Several studies have been conducted about the first of such televised debates which took place on September 26, 1960, between the young and handsome looking Senator John Fitzgerald Kennedy and vice president Richard Milhous Nixon. Nixon who appeared on stage looking ruffled was a contrast to Kennedy with good looks and dashing mien. People who heard the debate on radio thought that the normally erudite Nixon won; but people who watched it on television had no doubt that Kennedy trounced Nixon.
Today, a gaffe on such debates is a one-way ticket out of the presidential race.
Other interesting traditions include the expectation that candidates for the presidency should declared their assets as well as let people know the state of their personal health.
The tradition I’m paying more attention to in this column is that of the 1st 100 days in office. This tradition was introduced in July 1933 by U.S. President Franklin D. Roosevelt who, in fact, had meant it to be used to judge the efficiency level of the Congress. Today, it is a tradition that is applied to practically all levels of governance.
Here is what Kenneth T. Walsh wrote about the idea of the 1st 100 Days in a 2009 article: It’s not a perfect measure, but it’s a useful one—the 100-day standard for gauging presidential effectiveness. The underlying truth is that presidents tend to be most effective when they first take office, when their leadership style seems fresh and new, when the aura of victory is still powerful, and when their impact on Congress is usually at its height. There is nothing magic about the number, and many presidential aides over the years have complained that it is an artificial yardstick. But it has been used by the public, the media, and scholars as a gauge of presidential success and activism since Franklin D. Roosevelt pioneered the 100-day concept when he took office in 1933.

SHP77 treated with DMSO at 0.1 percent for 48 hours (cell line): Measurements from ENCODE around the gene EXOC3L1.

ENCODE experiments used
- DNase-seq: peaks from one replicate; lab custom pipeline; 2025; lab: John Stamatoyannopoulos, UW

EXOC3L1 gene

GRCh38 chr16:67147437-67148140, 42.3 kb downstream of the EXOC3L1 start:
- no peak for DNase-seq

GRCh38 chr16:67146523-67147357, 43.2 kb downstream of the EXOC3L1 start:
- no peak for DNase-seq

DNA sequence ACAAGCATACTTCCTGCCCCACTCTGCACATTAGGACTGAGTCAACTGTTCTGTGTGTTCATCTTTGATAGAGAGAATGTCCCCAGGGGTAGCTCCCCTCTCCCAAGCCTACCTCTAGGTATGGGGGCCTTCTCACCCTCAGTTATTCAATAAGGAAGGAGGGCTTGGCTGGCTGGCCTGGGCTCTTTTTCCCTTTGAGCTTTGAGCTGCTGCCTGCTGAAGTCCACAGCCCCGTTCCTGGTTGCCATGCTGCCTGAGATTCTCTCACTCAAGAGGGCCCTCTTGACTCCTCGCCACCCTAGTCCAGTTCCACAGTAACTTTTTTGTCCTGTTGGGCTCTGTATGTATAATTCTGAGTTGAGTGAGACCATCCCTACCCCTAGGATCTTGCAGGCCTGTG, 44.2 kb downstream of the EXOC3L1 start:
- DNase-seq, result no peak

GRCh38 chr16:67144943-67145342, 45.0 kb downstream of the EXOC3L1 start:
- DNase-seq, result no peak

I have no philosophical opposition to assessing any president after 100 days in office. True, I do not expect tangible results. Neither is it a realistic expectation. But, I believe any one running for office should arm himself or herself with a blueprint for governance and start reeling off pages of that book once the person sits on the saddle. The 100-day landmark is about an examination of what is being done or implemented; not what has been achieved.
This idea of winning a presidential election and turning around to tell people who elected you in good conscience that you did not know the extent of the rot left behind by your predecessor, is as laughable as it is lamentable. It is the equivalent of driving a car at night without headlamps, only to exclaim surprise upon running into a ditch.
Americans also have another politically traditional expectation that is tied to the 1st 100 days in office: leaders are supposed to hit the ground running; work begins on day one! Put in soccer analogy, hitting the ground running is the equivalent of a good striker like Ronaldo already knowing what to do with the ball as it is in flight to him. The unintelligent striker gets the ball, and begins to think of what to do with it.
Let me simply say that with Buhari battling to name his cabinet as his 1st 100 Days in office approaches, it appears he might reverse the American (and indeed a reasonable) expectation by running to hit the ground, not hitting the ground, running.